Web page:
Gaining experience from small projects is focusing on achieving that. If you're learning to play the piano, you don't choose Flight of the Bumblebee as the first song to play; you keep it in mind as a long-term goal, and play simpler songs until you have the skill to move on to the next level and eventually get to where you want to be.
I do acknowledge that is one way of going about it, but as a person who's already gone through that way in another subject, I recognize it is a blind approach to learning anything. You can achieve far more better results if you study it first.
A good example of this is a Driving School. They give you a former training and a strict instructor to teach you properly on how to drive and behave before you hit the roads. Imagine if they'd just give you a car and say: "Go ahead, drive." without first teaching you the rules of traffic or even how to start the car. It would be a disaster of bad results. Same goes with almost any subject, including programming.
Because trial and error is one of the most powerful methods of learning. How do you know there's a superior way of doing things? Do you have a deep understanding of why it's superior? Maybe it's not the same for everyone, but programming is based almost entirely on intuition for me. All the book learning in the world can't compare to direct experience. In many cases, applying a design pattern to your code without having arrived at a need for it through trial and error leads to superstitious coding, which is never a good thing.
Trial and error is indeed powerful, but much more prone to producing bad results and low quality performance. In terms of putting out good results, trial and error learners are far slower compared to those who study before hand, due to them being stuck developing whatever through brute force, taking them away from the bigger picture.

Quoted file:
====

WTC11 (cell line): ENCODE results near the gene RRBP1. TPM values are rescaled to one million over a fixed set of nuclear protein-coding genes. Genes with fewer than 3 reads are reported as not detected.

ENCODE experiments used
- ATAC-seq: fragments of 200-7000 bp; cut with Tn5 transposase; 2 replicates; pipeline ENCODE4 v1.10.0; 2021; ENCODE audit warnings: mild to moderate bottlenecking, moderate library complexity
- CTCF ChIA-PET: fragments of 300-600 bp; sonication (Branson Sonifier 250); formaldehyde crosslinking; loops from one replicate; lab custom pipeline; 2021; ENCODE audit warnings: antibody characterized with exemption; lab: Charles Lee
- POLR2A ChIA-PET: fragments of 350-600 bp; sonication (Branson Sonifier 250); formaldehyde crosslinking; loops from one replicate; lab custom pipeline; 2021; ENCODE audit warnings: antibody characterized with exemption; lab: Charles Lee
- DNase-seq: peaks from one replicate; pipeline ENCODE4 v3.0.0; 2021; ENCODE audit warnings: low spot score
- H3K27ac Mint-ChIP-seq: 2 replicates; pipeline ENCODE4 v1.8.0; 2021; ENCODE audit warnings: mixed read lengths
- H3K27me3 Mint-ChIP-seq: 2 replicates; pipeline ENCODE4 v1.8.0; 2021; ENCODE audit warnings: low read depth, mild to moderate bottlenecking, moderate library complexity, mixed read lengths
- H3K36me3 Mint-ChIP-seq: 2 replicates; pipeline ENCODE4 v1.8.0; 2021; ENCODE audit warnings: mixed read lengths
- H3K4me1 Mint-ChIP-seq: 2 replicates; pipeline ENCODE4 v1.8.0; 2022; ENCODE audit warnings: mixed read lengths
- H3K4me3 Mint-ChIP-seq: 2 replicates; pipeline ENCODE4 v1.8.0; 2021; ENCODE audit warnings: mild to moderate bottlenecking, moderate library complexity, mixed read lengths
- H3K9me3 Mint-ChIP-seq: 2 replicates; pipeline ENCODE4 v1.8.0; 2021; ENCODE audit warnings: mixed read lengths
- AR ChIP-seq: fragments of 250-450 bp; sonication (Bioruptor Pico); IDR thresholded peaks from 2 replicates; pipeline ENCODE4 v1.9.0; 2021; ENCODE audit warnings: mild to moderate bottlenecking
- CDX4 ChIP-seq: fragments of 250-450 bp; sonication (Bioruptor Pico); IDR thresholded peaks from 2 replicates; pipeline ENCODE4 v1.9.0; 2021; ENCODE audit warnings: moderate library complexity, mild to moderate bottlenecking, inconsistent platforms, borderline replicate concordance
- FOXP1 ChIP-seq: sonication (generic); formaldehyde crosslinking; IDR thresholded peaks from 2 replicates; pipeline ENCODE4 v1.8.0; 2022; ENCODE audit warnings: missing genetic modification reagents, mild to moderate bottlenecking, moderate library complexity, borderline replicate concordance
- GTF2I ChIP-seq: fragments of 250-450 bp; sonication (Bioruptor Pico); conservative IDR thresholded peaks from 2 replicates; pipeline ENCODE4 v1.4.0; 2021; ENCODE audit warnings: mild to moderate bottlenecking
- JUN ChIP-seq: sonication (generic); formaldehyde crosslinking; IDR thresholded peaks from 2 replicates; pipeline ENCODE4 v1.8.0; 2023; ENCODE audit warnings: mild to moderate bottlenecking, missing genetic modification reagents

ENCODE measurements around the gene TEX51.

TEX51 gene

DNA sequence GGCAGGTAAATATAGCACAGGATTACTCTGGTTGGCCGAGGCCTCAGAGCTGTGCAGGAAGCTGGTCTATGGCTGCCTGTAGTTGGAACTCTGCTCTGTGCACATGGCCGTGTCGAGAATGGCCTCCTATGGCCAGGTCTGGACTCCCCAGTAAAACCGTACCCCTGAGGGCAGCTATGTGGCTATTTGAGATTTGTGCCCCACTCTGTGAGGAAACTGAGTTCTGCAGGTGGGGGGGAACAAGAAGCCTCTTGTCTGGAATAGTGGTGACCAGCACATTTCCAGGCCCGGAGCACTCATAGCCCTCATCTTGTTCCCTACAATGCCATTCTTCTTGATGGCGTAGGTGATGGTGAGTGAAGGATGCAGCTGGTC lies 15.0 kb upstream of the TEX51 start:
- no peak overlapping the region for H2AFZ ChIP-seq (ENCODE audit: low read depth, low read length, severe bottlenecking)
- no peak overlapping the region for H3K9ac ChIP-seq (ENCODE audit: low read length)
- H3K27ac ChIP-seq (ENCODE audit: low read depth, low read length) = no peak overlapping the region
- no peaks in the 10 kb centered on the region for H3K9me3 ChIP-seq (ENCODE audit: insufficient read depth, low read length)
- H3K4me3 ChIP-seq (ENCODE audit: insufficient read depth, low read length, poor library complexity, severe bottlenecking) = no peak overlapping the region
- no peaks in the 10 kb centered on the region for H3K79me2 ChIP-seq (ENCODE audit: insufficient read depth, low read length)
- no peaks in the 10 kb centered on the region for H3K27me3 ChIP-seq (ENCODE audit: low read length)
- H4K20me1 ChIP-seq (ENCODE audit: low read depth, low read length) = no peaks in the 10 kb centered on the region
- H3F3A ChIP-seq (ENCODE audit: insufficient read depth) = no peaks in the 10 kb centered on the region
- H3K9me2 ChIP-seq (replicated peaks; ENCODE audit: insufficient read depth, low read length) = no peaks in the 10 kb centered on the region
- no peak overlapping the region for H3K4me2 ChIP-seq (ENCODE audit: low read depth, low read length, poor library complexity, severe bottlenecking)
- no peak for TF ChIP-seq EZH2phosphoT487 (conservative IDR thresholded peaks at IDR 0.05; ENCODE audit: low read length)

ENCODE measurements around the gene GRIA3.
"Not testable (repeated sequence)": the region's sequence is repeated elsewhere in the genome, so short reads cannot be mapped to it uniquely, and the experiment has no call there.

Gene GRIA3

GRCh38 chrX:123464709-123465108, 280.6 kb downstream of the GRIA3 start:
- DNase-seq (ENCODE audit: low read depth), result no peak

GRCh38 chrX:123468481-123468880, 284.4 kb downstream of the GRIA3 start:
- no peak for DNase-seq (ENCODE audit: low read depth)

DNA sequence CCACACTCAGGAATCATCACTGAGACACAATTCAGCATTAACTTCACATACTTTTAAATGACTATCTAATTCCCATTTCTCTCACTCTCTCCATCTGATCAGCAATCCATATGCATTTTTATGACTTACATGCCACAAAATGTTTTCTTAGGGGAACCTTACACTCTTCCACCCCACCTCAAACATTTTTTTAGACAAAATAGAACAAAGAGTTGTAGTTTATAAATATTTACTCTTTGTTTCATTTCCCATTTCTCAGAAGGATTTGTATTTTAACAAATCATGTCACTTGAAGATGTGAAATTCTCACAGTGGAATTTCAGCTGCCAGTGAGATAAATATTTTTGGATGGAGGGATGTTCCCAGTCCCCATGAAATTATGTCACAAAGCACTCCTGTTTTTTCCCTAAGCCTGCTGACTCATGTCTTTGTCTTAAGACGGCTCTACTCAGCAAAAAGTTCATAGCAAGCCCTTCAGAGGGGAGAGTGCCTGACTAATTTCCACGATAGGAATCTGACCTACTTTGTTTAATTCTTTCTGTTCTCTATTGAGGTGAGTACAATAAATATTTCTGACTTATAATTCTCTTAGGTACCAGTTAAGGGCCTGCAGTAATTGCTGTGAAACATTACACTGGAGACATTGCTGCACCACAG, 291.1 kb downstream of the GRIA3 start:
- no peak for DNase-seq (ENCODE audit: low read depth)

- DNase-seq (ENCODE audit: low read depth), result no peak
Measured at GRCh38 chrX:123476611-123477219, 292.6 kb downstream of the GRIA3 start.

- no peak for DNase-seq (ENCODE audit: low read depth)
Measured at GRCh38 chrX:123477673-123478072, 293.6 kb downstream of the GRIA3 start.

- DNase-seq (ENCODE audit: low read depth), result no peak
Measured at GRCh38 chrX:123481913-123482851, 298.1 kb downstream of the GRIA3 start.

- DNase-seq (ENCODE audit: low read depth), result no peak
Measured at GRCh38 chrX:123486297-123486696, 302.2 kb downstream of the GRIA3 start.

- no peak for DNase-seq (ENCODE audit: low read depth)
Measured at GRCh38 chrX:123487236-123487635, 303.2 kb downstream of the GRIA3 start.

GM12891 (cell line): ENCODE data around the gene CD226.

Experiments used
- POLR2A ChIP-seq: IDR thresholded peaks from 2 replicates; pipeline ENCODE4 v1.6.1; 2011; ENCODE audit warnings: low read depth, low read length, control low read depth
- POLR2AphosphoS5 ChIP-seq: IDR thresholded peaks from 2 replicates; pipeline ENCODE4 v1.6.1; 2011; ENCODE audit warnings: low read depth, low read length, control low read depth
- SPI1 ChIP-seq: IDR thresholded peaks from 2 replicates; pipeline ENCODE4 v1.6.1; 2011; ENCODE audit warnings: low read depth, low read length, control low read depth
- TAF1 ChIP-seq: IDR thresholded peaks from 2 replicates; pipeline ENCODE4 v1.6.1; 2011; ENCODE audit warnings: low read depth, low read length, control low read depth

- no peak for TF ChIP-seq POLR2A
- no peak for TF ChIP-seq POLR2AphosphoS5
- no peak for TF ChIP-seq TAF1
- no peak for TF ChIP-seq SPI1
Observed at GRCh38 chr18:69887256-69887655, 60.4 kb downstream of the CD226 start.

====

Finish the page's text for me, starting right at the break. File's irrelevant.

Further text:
There is a huge difference when someone studies and internalizes concepts before putting them to work as opposed to someone who just keeps bashing his head at the subject until it works.
Eventually, if they're smart enough, people who have been studying with trial and error methods long enough will realize how much wasteful moves they've made and the better results they could have achieved if they'd planned ahead. This is what happened to me.
On the other hand, to sit down and study before hand requires enormous amount of motivation to do so and most of the time people do have to go through the stage of trial and error learning to see the value of planning. So unless you can warn a new comer well enough to realize how wasteful trial and error is before he start learning that way, he won't be able to see the reason to study before hand.
As for how do I know something is superior to another method? Compare a simple drawing of a 3 year old to a artwork of a professional artist. The difference is that the artist has a massive visual library, concepts on how to draw properly (perspective, black/white values, depth) and tools to better plan out his work.
A more programming orientated example would be making a menu system.
You could just make a button that appears in the middle of the screen by putting in exact pixel coordinates or you could have it take into consideration the screen size and use that information to place it in the middle. The difference is that using pixel coordinates will only work in one screen resolution, while the other method makes sure it works equally the same on any screen.